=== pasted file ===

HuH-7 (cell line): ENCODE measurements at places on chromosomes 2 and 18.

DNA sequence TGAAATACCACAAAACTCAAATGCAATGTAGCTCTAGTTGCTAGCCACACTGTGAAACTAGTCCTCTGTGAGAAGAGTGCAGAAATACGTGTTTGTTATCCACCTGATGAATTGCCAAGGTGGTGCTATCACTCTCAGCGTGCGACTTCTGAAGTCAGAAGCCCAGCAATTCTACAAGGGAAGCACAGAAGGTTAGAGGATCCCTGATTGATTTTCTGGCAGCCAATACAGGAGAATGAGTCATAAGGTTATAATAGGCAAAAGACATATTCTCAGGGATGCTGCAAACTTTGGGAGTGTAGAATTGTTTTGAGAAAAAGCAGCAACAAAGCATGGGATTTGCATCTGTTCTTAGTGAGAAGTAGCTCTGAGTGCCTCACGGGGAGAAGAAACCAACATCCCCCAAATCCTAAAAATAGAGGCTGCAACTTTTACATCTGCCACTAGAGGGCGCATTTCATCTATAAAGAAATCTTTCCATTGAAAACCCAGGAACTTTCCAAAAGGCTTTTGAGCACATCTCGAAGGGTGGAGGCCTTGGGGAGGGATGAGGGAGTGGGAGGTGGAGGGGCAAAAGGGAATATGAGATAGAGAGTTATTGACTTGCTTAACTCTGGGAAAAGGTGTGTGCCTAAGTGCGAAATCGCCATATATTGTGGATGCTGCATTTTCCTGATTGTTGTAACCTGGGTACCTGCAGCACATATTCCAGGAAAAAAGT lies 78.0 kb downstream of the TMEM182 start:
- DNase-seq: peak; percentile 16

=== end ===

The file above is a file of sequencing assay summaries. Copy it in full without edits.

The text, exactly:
HuH-7 (cell line): ENCODE measurements at places on chromosomes 2 and 18.

DNA sequence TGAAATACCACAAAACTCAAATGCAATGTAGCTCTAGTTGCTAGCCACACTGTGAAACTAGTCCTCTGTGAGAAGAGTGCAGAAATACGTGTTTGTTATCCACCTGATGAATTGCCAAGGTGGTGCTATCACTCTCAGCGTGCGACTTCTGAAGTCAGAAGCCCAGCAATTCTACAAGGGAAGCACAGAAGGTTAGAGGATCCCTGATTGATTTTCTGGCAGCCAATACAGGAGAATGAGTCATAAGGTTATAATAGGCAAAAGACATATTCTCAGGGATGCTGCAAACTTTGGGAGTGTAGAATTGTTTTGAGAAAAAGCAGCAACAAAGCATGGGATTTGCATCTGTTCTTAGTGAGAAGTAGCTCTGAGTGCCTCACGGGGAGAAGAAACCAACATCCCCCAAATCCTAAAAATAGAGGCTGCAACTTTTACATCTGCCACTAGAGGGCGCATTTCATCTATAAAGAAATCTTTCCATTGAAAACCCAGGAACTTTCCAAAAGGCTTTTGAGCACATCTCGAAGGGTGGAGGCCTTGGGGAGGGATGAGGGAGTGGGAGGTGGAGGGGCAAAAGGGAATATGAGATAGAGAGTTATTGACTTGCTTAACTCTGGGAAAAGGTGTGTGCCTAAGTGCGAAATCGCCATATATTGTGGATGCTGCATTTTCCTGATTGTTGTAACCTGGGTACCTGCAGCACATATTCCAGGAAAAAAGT lies 78.0 kb downstream of the TMEM182 start:
- DNase-seq: peak; percentile 16